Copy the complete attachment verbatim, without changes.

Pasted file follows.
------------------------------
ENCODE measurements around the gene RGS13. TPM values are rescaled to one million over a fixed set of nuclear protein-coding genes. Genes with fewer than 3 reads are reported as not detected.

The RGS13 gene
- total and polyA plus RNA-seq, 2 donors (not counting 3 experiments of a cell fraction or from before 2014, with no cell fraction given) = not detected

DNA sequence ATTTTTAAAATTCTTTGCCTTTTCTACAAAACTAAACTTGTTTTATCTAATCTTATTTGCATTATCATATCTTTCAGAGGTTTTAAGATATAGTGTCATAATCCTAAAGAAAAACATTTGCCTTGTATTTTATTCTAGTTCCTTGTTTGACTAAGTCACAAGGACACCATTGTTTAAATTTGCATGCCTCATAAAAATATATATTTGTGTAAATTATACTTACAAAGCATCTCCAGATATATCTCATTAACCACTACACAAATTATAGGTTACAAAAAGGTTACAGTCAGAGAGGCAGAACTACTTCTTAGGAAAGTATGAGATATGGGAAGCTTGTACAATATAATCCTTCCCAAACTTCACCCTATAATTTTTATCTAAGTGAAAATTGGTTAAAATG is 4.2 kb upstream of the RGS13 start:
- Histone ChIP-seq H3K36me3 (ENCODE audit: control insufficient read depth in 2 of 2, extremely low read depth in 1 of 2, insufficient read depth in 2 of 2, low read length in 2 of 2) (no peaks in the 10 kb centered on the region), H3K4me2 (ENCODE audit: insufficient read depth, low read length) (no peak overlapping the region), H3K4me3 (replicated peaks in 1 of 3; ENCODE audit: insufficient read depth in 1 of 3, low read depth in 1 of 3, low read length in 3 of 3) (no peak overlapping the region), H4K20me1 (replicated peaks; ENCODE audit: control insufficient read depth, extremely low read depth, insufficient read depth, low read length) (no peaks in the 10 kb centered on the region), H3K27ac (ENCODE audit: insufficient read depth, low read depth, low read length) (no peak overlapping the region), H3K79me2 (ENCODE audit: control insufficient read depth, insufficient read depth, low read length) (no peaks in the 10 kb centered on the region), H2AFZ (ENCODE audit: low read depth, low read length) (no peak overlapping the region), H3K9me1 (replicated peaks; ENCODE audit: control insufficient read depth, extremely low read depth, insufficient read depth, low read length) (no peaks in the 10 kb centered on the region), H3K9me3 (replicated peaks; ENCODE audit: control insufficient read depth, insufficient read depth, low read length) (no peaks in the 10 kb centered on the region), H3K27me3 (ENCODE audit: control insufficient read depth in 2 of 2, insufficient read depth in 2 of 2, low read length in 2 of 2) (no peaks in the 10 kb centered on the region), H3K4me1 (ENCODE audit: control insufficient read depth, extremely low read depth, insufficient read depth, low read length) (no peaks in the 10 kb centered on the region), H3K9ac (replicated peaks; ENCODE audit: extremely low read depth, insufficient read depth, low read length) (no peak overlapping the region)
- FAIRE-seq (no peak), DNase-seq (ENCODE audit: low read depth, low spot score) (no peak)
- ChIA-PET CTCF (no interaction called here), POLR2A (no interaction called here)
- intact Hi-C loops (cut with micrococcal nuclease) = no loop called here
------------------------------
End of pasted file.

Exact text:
ENCODE measurements around the gene RGS13. TPM values are rescaled to one million over a fixed set of nuclear protein-coding genes. Genes with fewer than 3 reads are reported as not detected.

The RGS13 gene
- total and polyA plus RNA-seq, 2 donors (not counting 3 experiments of a cell fraction or from before 2014, with no cell fraction given) = not detected

DNA sequence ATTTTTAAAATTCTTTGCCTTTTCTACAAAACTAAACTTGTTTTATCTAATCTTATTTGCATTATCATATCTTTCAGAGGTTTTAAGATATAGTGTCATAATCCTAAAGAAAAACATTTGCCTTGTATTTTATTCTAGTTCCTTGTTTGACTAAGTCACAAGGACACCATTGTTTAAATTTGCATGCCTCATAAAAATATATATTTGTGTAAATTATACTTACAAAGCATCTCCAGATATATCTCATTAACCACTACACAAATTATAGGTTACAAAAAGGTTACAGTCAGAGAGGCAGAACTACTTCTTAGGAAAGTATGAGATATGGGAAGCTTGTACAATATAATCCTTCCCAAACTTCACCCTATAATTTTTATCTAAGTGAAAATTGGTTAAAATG is 4.2 kb upstream of the RGS13 start:
- Histone ChIP-seq H3K36me3 (ENCODE audit: control insufficient read depth in 2 of 2, extremely low read depth in 1 of 2, insufficient read depth in 2 of 2, low read length in 2 of 2) (no peaks in the 10 kb centered on the region), H3K4me2 (ENCODE audit: insufficient read depth, low read length) (no peak overlapping the region), H3K4me3 (replicated peaks in 1 of 3; ENCODE audit: insufficient read depth in 1 of 3, low read depth in 1 of 3, low read length in 3 of 3) (no peak overlapping the region), H4K20me1 (replicated peaks; ENCODE audit: control insufficient read depth, extremely low read depth, insufficient read depth, low read length) (no peaks in the 10 kb centered on the region), H3K27ac (ENCODE audit: insufficient read depth, low read depth, low read length) (no peak overlapping the region), H3K79me2 (ENCODE audit: control insufficient read depth, insufficient read depth, low read length) (no peaks in the 10 kb centered on the region), H2AFZ (ENCODE audit: low read depth, low read length) (no peak overlapping the region), H3K9me1 (replicated peaks; ENCODE audit: control insufficient read depth, extremely low read depth, insufficient read depth, low read length) (no peaks in the 10 kb centered on the region), H3K9me3 (replicated peaks; ENCODE audit: control insufficient read depth, insufficient read depth, low read length) (no peaks in the 10 kb centered on the region), H3K27me3 (ENCODE audit: control insufficient read depth in 2 of 2, insufficient read depth in 2 of 2, low read length in 2 of 2) (no peaks in the 10 kb centered on the region), H3K4me1 (ENCODE audit: control insufficient read depth, extremely low read depth, insufficient read depth, low read length) (no peaks in the 10 kb centered on the region), H3K9ac (replicated peaks; ENCODE audit: extremely low read depth, insufficient read depth, low read length) (no peak overlapping the region)
- FAIRE-seq (no peak), DNase-seq (ENCODE audit: low read depth, low spot score) (no peak)
- ChIA-PET CTCF (no interaction called here), POLR2A (no interaction called here)
- intact Hi-C loops (cut with micrococcal nuclease) = no loop called here